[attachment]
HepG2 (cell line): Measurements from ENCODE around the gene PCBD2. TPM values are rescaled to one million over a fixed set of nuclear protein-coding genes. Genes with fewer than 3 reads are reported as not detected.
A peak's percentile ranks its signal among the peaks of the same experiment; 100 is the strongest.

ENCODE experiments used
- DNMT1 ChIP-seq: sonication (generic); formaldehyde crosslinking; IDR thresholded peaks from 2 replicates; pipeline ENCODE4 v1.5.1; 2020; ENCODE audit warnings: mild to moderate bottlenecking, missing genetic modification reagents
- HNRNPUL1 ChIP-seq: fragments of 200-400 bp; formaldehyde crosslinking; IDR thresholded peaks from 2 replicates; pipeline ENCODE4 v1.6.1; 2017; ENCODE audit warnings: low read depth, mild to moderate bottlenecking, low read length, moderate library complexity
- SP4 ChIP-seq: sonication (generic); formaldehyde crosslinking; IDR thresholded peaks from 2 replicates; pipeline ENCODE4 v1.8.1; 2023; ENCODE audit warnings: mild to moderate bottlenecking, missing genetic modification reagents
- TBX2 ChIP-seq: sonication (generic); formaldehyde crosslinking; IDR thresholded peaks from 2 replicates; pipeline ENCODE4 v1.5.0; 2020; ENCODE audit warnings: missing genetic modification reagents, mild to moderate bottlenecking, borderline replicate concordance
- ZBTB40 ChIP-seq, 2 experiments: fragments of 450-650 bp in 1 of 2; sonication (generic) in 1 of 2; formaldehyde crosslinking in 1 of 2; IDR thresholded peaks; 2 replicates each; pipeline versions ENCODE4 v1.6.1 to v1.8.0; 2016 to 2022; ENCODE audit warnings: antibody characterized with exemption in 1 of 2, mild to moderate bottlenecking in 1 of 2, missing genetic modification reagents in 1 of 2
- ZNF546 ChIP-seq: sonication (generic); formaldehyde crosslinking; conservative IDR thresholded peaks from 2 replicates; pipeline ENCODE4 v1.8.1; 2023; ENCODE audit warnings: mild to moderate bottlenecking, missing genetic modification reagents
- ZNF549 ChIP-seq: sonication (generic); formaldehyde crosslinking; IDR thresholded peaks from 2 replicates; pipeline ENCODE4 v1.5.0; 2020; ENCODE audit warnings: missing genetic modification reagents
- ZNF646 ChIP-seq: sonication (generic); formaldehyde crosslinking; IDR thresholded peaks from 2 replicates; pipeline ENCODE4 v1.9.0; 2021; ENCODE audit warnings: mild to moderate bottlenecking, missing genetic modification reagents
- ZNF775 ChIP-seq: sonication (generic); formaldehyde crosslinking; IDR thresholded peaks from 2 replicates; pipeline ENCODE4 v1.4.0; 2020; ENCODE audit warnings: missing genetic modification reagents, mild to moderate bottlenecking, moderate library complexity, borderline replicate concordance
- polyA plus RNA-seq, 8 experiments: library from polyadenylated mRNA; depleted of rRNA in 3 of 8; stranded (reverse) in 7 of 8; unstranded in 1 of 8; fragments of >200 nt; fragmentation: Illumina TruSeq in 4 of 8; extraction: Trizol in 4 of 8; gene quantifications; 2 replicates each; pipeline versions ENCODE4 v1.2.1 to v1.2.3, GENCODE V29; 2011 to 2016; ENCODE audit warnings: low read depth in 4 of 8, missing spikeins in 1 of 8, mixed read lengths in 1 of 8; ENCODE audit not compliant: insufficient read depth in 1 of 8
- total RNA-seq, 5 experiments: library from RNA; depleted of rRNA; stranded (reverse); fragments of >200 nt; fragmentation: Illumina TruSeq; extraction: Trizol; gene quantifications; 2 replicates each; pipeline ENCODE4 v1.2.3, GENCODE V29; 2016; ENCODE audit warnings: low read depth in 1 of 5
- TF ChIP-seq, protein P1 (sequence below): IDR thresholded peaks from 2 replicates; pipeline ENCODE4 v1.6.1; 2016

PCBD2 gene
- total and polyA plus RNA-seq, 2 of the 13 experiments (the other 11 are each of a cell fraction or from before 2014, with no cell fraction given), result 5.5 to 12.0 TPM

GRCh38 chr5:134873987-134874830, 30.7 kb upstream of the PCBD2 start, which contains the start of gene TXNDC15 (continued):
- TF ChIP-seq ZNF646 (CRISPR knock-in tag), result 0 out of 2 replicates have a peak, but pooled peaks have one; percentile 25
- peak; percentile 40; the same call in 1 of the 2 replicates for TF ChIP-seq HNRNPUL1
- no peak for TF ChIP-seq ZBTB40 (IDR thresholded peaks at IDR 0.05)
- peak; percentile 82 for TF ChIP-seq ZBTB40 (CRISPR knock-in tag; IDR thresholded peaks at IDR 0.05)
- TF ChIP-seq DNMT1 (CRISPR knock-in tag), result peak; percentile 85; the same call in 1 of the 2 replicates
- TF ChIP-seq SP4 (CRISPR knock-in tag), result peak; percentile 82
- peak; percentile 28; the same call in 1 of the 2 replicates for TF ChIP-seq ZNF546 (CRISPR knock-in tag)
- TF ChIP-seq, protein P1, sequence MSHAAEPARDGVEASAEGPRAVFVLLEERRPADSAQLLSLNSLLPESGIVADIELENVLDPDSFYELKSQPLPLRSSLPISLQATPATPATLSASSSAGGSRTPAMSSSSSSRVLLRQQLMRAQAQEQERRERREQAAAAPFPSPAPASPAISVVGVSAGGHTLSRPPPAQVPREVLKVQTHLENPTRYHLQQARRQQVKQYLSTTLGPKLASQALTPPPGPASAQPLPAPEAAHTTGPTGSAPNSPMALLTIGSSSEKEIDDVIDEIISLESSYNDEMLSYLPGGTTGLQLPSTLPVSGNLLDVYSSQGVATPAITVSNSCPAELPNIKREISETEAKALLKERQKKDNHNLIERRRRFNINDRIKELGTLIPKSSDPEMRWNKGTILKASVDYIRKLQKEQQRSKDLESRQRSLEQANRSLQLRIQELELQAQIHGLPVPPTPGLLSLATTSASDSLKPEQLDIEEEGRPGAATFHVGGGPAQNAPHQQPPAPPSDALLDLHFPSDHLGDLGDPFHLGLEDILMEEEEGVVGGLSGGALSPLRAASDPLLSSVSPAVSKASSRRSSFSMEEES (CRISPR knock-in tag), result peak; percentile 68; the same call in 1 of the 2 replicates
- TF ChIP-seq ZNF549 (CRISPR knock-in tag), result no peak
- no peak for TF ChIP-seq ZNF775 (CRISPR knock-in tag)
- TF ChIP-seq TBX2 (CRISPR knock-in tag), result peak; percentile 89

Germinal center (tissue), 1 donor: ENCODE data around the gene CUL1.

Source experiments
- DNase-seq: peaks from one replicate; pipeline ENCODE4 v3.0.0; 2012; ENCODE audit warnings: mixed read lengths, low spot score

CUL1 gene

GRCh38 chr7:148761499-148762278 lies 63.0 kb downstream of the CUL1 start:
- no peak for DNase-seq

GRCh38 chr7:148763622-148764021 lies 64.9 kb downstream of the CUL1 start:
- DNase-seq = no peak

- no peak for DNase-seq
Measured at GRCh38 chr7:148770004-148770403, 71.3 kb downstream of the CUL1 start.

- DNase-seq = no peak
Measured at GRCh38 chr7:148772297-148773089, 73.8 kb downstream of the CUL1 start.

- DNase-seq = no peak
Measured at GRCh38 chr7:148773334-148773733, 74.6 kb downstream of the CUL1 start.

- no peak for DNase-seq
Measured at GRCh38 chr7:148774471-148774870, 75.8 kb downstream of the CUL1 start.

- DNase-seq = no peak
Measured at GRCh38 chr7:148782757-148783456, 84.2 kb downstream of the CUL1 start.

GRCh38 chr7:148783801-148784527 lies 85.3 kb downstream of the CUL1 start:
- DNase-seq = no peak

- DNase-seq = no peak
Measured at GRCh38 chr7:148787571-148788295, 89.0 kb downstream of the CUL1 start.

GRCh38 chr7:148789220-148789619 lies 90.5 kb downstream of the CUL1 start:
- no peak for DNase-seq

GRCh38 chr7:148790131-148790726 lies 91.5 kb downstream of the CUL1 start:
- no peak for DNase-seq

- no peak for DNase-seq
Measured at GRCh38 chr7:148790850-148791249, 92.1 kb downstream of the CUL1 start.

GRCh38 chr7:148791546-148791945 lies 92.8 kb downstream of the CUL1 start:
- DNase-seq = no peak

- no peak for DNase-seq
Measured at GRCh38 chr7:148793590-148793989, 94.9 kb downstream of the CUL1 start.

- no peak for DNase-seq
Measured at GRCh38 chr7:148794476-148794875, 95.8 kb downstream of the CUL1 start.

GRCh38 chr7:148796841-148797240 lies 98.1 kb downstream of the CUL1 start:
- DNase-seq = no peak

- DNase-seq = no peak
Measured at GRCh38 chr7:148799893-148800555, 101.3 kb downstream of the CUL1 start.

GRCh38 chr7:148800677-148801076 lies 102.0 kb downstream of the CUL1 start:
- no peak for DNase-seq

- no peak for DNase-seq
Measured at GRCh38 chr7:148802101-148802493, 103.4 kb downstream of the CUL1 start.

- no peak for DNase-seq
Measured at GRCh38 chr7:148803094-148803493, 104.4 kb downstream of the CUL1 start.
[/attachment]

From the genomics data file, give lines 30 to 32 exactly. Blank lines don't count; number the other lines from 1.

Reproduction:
Germinal center (tissue), 1 donor: ENCODE data around the gene CUL1.

Source experiments
- DNase-seq: peaks from one replicate; pipeline ENCODE4 v3.0.0; 2012; ENCODE audit warnings: mixed read lengths, low spot score